For further information: susie.bellinski@me.com.

Computers

The Bella Vista Computer Club will meet at 7 p.m. on Nov. 14 at the Highland Crossings Center, Room 1001, 1801 Forest Hills Blvd. in Bella Vista. The program will be “Internet Shopping for the Holidays” with Ginny Vance.

This will be an in-person meeting with Zoom simulcast.

The following courses are currently scheduled for November:

• November 9: “Why, when and how to back up your C drive?”, with Pete Opland, from 9:00 to 11:00

• November 15 – “Basic Computer Security, Part 2”, with Justin Sell, from 2 to 4 p.m.

• November 30 – “Slow PC? Let’s Upgrade or Buy New,” with Pete Opland, 9:00-11:00 a.m.

Information: bvcomputerclub.org.

Democrats

Northwest Arkansas senior Democrats will gather at noon Nov. 15 in the Fayetteville Public Library’s Walker Community Room for a business meeting and discussion of the upcoming legislative session. The meeting will be hybrid with a Zoom option.

Information: (479) -841-4420.

Mind games

Puzzles will meet at 3 p.m. on November 16 in the Community Room at the Bella Vista Public Library. Everyone is welcome.

For further information: Contact patkirby49@gmail.com.

Mystery Book Club

Mystery Book Club meets the third Wednesday of the month in the Bella Vista Public Library Conference Room. This month’s meeting is at 4 p.m. November 16 at 4 p.m. The subject is to read a western mystery.

For further information: Contact patkirby49@gmail.com.

Reserve fleet

The Fleet Reserve Association will meet at noon Nov. 19 at the Wagon Wheel Country Cafe, 4080 N. Thompson St. in Springdale. FRA meets on the third Saturday of the month.

Information: (479) 841-4856 or email vic.walker65@gmail.com.

garden club

The Bella Vista Garden Club hosted a card and board game party on October 21 to benefit scholarships and other club projects. It was a great success and nearly 200 guests attended. Club president Pat Meyer looks forward to making it an annual event.

Bella Vista Garden Club meetings are held on the fourth Wednesday of the month at Bella Vista Community Church, 75 E. Lancashire Blvd. There are no meetings in July, August or November.

Hill N Dale

The Hill N Dale Hiking Club will be hiking Nov. 21 at Mount Kessler near Fayetteville on the Last Call, Fayetteville Traverse, Rock City, Amp, and Terrapin trails. This will be a 5.7 mile loop hike.

Information: bvhikingclub.com, (479) 721-2193 or munster@olemac.net.

Perfect harmony

Perfect Harmony Women’s Barbershop Chorus meets from 3-4:30 p.m. every Monday in Fellowship Hall at Highland Christian Church, 1500 Forest Hills Blvd. in Bella Vista. Regular rehearsals will resume in the spring. To attend, you must have received at least the first dose of the covid vaccine. No previous experience or trial is required to register. Women of all ages and voice ranges to experience Barbershop Singing are welcome.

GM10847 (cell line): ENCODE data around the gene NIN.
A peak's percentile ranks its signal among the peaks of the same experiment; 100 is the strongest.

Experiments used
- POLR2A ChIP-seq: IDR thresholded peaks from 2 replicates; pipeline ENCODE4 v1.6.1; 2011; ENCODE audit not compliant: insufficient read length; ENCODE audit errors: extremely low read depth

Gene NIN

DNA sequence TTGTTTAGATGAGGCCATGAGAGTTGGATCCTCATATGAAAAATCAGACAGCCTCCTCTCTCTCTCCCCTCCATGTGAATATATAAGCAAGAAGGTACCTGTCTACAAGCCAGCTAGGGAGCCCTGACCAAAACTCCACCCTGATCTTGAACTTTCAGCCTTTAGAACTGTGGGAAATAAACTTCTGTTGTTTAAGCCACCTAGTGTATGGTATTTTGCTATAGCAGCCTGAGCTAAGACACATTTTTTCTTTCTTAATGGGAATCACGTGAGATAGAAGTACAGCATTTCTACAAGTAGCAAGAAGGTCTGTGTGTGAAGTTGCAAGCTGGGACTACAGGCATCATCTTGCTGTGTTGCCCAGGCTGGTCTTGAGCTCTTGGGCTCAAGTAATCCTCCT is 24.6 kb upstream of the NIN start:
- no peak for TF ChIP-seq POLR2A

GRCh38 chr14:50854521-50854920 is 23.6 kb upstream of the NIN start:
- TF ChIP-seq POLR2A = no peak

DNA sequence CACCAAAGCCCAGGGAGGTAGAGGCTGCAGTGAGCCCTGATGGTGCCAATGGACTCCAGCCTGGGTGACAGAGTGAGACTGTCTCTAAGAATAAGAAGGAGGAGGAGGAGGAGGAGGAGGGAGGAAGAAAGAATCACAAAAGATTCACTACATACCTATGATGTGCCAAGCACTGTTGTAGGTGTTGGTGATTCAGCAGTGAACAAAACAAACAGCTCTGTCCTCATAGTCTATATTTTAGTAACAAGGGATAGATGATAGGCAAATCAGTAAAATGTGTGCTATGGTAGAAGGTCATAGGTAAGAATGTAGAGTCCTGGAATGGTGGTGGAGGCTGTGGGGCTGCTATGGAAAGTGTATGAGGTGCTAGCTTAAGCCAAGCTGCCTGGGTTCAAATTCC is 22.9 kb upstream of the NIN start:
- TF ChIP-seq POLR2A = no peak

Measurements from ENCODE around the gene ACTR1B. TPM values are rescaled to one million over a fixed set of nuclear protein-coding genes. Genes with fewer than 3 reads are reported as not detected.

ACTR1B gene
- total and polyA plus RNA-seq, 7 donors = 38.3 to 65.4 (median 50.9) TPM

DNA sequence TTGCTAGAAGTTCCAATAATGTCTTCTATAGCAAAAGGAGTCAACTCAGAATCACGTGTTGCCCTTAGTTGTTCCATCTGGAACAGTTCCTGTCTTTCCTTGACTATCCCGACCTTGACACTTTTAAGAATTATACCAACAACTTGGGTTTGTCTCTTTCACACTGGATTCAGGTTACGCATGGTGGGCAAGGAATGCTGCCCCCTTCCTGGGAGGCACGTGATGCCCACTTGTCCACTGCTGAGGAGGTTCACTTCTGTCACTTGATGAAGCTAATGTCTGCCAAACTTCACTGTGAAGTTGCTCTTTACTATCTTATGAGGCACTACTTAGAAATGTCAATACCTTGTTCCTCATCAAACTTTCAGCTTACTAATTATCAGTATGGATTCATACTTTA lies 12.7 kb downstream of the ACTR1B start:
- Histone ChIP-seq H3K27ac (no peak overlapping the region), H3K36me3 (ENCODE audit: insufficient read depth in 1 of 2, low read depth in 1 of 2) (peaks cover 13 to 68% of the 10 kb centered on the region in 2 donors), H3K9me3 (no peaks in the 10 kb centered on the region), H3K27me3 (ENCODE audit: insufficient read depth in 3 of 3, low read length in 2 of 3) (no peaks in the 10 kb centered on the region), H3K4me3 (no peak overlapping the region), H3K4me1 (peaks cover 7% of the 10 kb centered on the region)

Information: (479) 876-7204.

duvet guild

The Quilt Guild of Northwest Arkansas is sponsoring a $500 scholarship in 2023 to a high school graduate or current student from Washington, Benton, Carroll, and Madison counties pursuing a degree in fiber arts. The scholarship is to be used for educational expenses such as tuition, books, and workshop fees.

The guild was formed to promote appreciation of the rich heritage of the art of quilting and to enhance each member’s quilting skills and knowledge. It is also the purpose of the organization to expand and enrich the art of quilting for future generations.

The scholarship application form is available on the website. Completed applications should be mailed to QUILT Guild of Northwest Arkansas, Scholarship Committee Chair, PO Box 1364, Springdale, AR 72765 postmarked no later than February 1, 2023. Be sure to allow a slow postal service and ensure adequate postage is paid as this may result in late delivery beyond the deadline.

For further information: quiltguildnwa@gmail.com.

Send club news to ourtown@nwadg.com. Deadline is 4 p.m. Tuesday for posting on Sunday. Please include a phone number or email address for posting.

Submitted photo Outgoing Kiwanis club president Stephen Johnston (left) poses with Rotary club president Stanley Church during the Rotary club meeting on Tuesday, October 25. Johnston, Director of Operations for the Boys and Girls Club of Western Benton County spoke about what the Boys and Girls Club has to offer children in Siloam Springs and Western Benton County.
Photo Westside Eagle Observer/SUSAN HOLLAND Karen Benson (seated, center), director of the Gravette Public Library, greets guests at a volunteer appreciation reception held Friday afternoon at the library. Benson thanked the volunteers in attendance and shared what contributions they have made to support the library. Guests were served cheese and crackers, grapes, cookies, cheesecake bites and punch.
Photo Photo submitted The Bella Vista Ladies 9 Hole Golf League celebrated Halloween with a brunch on October 31. The league plays from March to October.
]]>
How a teen center transformed a city | Culture & Leisure https://sanshinzencommunity.org/how-a-teen-center-transformed-a-city-culture-leisure/ Thu, 10 Nov 2022 08:00:00 +0000 https://sanshinzencommunity.org/how-a-teen-center-transformed-a-city-culture-leisure/ Six years ago, downtown Kamiah didn’t have much street life. In this town of more than 1,000 people on the banks of the Clearwater River, “nothing to do for young people” was a common complaint. Today, a thriving teen center in the heart of downtown provides teenagers with a place to hang out after school […]]]>

Six years ago, downtown Kamiah didn’t have much street life. In this town of more than 1,000 people on the banks of the Clearwater River, “nothing to do for young people” was a common complaint.